Natural Gas Finds a Friend in US Climate Policy

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The White House's renewed push on climate change may have an unintended consequence—sparking new demand for natural gas, which is fast becoming a staple in creating electric power.

Last week, President Barack Obama gave a speech that unveiled a broad array of new initiatives to reduce carbon emissions and buttress alternative energy. According to many observers, those new rules could come at a cost to coal plants—one of the culprits behind greenhouse gases, and integral to generating electricity.

Playing the Natural Gas Revolution
Playing the Natural Gas Revolution

Yet industry participants say that independent of the stricter environmental rules, utilities are already moving to modernize their fleet of coal plants.

The Edison Electric Institute (EEI), an association of U.S. shareholder-owned electric companies, says power-sector carbon dioxide emissions are now 15 percent below 2005 levels—ahead of a presidential directive that targeted 17 percent. Part of that is because of natural gas use, experts say.

"We are transitioning more coal plants to natural gas and shuttering some completely," said Quinlan Shea, EEI's vice president for environment, in an interview.

Saying the industry is "not afraid of engaging the climate policy issue," Shea said that power producers would retire about 20 percent of their existing coal plants in the next few years, replacing at least part of that with natural gas.

NatGas Gains, but Coal Still a Factor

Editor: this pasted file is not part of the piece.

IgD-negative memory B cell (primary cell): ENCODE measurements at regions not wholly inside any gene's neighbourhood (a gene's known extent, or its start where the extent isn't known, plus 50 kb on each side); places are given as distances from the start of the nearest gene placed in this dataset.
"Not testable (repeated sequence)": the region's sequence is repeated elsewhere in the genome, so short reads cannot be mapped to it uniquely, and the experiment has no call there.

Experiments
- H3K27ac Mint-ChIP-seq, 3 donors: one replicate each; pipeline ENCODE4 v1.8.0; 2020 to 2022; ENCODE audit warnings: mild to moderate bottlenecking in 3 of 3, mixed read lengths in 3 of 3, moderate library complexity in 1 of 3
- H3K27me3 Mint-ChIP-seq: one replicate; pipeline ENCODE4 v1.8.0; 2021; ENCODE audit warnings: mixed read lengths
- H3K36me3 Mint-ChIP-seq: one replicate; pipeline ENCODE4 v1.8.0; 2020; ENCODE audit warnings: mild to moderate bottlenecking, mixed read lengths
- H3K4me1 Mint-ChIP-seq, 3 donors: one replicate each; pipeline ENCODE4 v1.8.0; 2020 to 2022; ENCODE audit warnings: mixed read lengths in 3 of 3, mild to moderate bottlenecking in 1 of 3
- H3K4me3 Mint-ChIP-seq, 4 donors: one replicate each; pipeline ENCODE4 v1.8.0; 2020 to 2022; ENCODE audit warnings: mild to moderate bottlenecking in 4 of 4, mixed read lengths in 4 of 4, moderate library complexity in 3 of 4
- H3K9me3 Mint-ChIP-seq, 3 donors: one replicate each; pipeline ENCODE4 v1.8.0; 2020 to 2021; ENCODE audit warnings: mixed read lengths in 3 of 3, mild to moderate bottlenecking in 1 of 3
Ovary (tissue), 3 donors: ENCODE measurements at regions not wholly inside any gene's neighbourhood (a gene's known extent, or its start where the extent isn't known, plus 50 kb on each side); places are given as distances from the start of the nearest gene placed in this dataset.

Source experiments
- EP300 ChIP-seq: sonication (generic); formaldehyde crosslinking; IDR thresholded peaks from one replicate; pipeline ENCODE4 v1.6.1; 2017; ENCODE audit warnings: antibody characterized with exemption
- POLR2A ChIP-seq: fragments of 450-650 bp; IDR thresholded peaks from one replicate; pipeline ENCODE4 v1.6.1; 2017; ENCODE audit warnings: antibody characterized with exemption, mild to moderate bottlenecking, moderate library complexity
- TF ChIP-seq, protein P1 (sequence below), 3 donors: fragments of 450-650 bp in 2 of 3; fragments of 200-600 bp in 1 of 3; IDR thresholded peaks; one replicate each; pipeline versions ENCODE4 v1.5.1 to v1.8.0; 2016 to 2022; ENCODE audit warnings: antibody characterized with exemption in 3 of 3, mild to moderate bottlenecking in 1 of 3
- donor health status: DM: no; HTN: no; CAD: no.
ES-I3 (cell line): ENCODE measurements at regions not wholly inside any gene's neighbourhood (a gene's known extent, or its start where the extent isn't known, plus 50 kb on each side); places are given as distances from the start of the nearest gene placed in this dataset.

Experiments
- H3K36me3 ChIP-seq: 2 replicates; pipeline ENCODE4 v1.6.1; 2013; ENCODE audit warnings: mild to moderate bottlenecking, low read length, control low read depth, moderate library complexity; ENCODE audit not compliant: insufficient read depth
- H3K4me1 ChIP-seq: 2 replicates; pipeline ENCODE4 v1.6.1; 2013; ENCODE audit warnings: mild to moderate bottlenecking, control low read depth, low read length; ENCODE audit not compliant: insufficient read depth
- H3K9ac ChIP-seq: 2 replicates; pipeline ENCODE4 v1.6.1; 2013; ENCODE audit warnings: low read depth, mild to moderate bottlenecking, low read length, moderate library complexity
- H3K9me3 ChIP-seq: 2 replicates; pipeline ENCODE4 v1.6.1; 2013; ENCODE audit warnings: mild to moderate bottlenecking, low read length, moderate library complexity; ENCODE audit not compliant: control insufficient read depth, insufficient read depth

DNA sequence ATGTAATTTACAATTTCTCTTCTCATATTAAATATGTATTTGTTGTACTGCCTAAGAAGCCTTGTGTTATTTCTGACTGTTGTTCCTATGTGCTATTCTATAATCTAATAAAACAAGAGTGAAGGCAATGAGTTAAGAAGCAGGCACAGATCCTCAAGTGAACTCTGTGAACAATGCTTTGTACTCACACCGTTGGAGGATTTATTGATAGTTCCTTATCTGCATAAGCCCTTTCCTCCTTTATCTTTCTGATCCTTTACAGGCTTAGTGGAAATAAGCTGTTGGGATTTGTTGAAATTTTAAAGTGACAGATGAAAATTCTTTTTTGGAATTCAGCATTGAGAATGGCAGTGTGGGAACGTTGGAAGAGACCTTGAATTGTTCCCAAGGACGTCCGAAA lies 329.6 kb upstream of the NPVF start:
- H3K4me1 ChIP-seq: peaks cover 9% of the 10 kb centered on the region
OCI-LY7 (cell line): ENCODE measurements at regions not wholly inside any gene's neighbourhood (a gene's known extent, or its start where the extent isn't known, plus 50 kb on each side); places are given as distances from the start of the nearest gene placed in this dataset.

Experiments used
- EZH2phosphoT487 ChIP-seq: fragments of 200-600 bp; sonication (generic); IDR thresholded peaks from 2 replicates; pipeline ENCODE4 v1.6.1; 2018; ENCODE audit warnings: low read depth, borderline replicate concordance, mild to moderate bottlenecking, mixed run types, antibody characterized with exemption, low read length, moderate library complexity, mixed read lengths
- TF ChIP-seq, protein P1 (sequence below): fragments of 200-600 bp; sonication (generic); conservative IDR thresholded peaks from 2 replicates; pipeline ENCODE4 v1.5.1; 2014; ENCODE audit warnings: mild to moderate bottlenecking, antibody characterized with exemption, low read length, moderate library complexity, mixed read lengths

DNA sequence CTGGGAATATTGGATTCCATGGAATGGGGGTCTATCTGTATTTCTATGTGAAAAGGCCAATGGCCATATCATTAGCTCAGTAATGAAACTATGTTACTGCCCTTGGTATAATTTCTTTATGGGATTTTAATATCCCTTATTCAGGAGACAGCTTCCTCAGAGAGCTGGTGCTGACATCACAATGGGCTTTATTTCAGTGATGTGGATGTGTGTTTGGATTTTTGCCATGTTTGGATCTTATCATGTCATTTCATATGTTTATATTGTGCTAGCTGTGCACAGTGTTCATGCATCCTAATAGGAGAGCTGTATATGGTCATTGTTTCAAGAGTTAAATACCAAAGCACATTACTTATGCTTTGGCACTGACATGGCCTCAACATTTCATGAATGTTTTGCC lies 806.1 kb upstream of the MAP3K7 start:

Natural gas "clearly makes sense today based on what we perceive to be its affordability and plentiful supplies," Shea added. "Generally we're encouraged by natgas, and economics dictate that smaller, older coal plants be shuttered … and be replaced by natural gas. A lot of that is happening right now."

Despite its notorious reputation as a dirty fuel, coal is a dominant part of electricity production. According to the World Coal Association, the carbon-based fuel fires 41 percent of power plants around the world, with gas a distant second at 21 percent.

Enter natural gas, which has become more abundant amid the explosive growth of U.S. shale production. In the past few years, utilities have increasingly turned to natgas as a cheaper and cleaner way to create electricity, helping to contain consumer costs.

While most energy watchers expect the industry to remain reliant on coal in the medium term, they acknowledge stricter environmental standards—and the potentially higher costs of using coal—could provide more momentum for natgas, a trend already well established.

"There is no question that the use of natural gas for electricity generation has increased substantially over the past few years," said Michael Krancer, a lawyer who heads Blank Rome's energy practice.

"That is a main reason that United States carbon emissions reductions have been so substantial which has been noted by many different observers," Krancer said. "The trend toward using natural gas for electricity generation is continuing for a host of reasons including the low cost of natural gas as fuel."

James Hempstead, a power and utilities analyst at Moody's Investors Service, said the efficiencies and economics of natural gas have encouraged power companies to move toward the fuel source. However, that comes with some caution.

The Energy Information Administration recently pointed out that natural gas prices have rebounded sharply since plumbing record lows last year. "In response, electricity generators used 16 percent less natural gas this March compared with March 2012," the agency added.

"Natural gas prices have a tendency to be pretty volatile," Hempstead said. "If natgas prices spike up…it will have a dampening effect on consumers' ability to pay rates."

Costs to utilities, including new environmental mandates, "means that there will be additional costs and investments they need to make into their plants," he said, which could get passed along in the form of higher retail electricity prices.

—By CNBC's Javier David.